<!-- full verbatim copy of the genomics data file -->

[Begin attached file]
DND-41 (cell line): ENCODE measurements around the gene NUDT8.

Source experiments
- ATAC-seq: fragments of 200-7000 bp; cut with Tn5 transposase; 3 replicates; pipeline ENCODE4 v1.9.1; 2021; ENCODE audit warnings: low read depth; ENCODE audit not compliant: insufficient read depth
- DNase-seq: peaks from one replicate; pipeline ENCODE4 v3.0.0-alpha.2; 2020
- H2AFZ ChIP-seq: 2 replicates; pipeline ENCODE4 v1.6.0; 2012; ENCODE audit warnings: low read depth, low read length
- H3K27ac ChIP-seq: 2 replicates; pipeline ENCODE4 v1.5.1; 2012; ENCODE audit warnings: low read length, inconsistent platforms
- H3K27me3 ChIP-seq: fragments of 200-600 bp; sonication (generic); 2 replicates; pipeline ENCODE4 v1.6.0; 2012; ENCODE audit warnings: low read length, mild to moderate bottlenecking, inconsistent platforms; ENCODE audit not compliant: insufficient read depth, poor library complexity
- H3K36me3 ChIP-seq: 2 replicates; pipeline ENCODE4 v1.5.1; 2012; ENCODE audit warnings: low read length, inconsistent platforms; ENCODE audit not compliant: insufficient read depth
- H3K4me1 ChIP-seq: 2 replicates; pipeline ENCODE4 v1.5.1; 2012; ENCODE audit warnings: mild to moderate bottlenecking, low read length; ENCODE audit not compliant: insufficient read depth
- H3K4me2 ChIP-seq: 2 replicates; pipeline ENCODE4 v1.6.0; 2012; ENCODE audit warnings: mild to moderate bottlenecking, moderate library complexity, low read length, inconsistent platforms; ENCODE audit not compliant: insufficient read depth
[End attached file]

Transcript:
DND-41 (cell line): ENCODE measurements around the gene NUDT8.

Source experiments
- ATAC-seq: fragments of 200-7000 bp; cut with Tn5 transposase; 3 replicates; pipeline ENCODE4 v1.9.1; 2021; ENCODE audit warnings: low read depth; ENCODE audit not compliant: insufficient read depth
- DNase-seq: peaks from one replicate; pipeline ENCODE4 v3.0.0-alpha.2; 2020
- H2AFZ ChIP-seq: 2 replicates; pipeline ENCODE4 v1.6.0; 2012; ENCODE audit warnings: low read depth, low read length
- H3K27ac ChIP-seq: 2 replicates; pipeline ENCODE4 v1.5.1; 2012; ENCODE audit warnings: low read length, inconsistent platforms
- H3K27me3 ChIP-seq: fragments of 200-600 bp; sonication (generic); 2 replicates; pipeline ENCODE4 v1.6.0; 2012; ENCODE audit warnings: low read length, mild to moderate bottlenecking, inconsistent platforms; ENCODE audit not compliant: insufficient read depth, poor library complexity
- H3K36me3 ChIP-seq: 2 replicates; pipeline ENCODE4 v1.5.1; 2012; ENCODE audit warnings: low read length, inconsistent platforms; ENCODE audit not compliant: insufficient read depth
- H3K4me1 ChIP-seq: 2 replicates; pipeline ENCODE4 v1.5.1; 2012; ENCODE audit warnings: mild to moderate bottlenecking, low read length; ENCODE audit not compliant: insufficient read depth
- H3K4me2 ChIP-seq: 2 replicates; pipeline ENCODE4 v1.6.0; 2012; ENCODE audit warnings: mild to moderate bottlenecking, moderate library complexity, low read length, inconsistent platforms; ENCODE audit not compliant: insufficient read depth